The apparatus of the present invention can be used to analyze the water content of any gas which does not react with phosphoric acid. Examples of suitable gasses include: air, nitrogen, oxygen, carbon dioxide, carbon monoxide, hydrocarbons, such as methane, ethane and benzene, and noble gases such as argon, helium and neon.
The invention may be better understood by reference to the following drawings which are supplied for illustrating purposes but do not limit in any way the scope of the invention.
FIG. 1 is an elevation view of an apparatus of the present invention;
FIG. 2 is a plan view taken along line 2--2 of FIG. 1;
FIG. 3 is a graph showing the impact of thermoregulation, hence of the temperature changes, on the performance of the phosphoric acid moisture cell along the time;
FIG. 4 is a graph showing how critical is the control of the temperature, in order to get satisfactory performance of the moisture cell;
FIG. 5 is a graph showing the relationship of current over time, when measuring the moisture content of a typical gas, and
FIG. 6 shows alternative self explanatory details for the valving system.
Referring now to the drawings in general and in particular to FIGS. 1 and 2 there is shown an apparatus 10 for accurately measuring the water content of a moist gas source 12. The moist gas source 12 is preferably maintained at superatmospheric pressure. However, in the broadest aspects of the present invention, the pressure of the moist gas can be subatmospheric as long as there is a pressure difference sufficient for the moist gas to flow through the apparatus 10. The moist gas can contain widely varying amounts of water. However the apparatus is especially useful for measuring the water content of moist gases having less than one part per million of water. Because of the great improvement, represented by this invention, the new apparatus can analyze moisture contents of less than 50 and preferably 30 parts per billion (ppb) and even 10 parts per billion (ppb).
The apparatus 10 has a metal isothermal heat-sink 14. Within the isothermal heat sink 14 is a cylindrical recess 16. The heat sink 14 is also provided with a planar heat conducting surface 18.
The apparatus 10 has a metal radiator 20 which has a planar heat conducting surface 22, which is parallel to and juxtaposed a distance from the planar heat-conducting surface 18 of the isothermal heat sink 14.
The apparatus 10 is provided with a Peltier heater-cooler 24 which has a first heat transfer surface 26 parallel to the heat transfer surface 18 of the heat sink 14; and has a second heat transfer surface 27 parallel to the heat transfer surface 22 of the radiator 20. Thus the heat transfer surfaces 26, 27 of the heater-cooler 24 are thermally disposed between the heat transfer surface 18 of the isothermal heat-sink 14 and the heat transfer surface 22 of the radiator 20. The first heat transfer surface 26 is in contact with the isothermal heat sink 14. The second heat transfer surface 27 is in contact with the radiator 20.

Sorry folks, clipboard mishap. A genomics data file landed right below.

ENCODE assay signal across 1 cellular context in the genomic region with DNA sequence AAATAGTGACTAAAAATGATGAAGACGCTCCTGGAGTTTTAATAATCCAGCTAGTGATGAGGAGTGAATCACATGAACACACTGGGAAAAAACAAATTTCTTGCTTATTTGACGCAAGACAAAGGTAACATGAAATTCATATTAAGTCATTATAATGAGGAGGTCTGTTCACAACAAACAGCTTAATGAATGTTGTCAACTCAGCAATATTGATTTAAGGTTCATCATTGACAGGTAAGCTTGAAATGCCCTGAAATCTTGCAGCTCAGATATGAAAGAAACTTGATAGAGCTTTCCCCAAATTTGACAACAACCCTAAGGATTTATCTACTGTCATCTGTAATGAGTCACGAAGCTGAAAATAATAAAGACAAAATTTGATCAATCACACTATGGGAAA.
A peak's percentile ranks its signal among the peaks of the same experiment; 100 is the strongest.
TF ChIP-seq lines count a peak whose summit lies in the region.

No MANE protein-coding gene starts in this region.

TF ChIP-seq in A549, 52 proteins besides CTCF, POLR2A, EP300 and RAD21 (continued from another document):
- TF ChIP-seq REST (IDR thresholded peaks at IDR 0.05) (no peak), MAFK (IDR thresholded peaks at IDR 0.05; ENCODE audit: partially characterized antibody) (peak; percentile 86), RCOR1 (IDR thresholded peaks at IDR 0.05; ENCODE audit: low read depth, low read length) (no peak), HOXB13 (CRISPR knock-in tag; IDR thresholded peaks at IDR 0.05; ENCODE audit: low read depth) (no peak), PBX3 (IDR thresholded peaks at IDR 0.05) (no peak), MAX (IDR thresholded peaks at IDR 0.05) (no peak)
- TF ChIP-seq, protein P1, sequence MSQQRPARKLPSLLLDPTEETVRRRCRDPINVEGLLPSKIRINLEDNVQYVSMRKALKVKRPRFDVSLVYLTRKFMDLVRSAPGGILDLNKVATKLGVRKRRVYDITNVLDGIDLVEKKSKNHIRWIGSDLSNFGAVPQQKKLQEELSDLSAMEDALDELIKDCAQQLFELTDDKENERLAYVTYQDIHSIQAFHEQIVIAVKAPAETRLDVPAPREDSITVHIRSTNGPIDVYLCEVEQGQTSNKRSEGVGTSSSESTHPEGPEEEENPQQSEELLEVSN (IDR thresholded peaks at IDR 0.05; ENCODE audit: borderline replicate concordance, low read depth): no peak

Electrical direct current can be passed through the Peltier heater-cooler 24 in either of the two directions by means of the conductors 29, 30. In one direction heat is transferred from the surface 26 to the surface 27. In the other direction heat is transferred from the surface 27 to the surface 26. By the choice of current direction it is possible to heat one surface 26 or 27 and cool the other surface 27 or 26. Passing the current in either direction through the heater-cooler 24 serves to maintain the isothermal heat-sink 14 at its desired temperature, preferably at less than 20° C. and even better between 0° and 15° C. Heat is transferred to or from the ambient by conduction, convection and radiation, all of which is facilitated by fins on the radiator such as the fins 28, 28', 28".
The apparatus 10 is also provided with a phosphoric acid moisture cell 32 within the cylindrical recess 16 of the isothermal heat-sink 14. The cell 32 is in thermal contact with the isothermal heat-sink 14, such that the cell 32 and the heat sink 14 always have the same temperature. The cell 32 has a moist gas inlet 33, and a gas outlet 34. Cells useful in the present invention are well known in the art and their description can be retrieved in Keidel '945, Keidel '317 and Zatko.
The apparatus 10 has a conduit 36 in fluid communication with the moist gas source 12 and the inlet 33 of the cell 32. A purge line 38 is in fluid communication with the conduit 36. The junction 39 of the purge line 38 with the conduit 36 is upstream of the cell 32. There is a valve 42 in the purge line 38 immediately adjacent to the junction 39. There is an isolation valve 44 in the conduit 36 downstream of junction 39 and immediately adjacent to the junction 39 and there is an outlet isolation valve 53 downstream of the cell 32.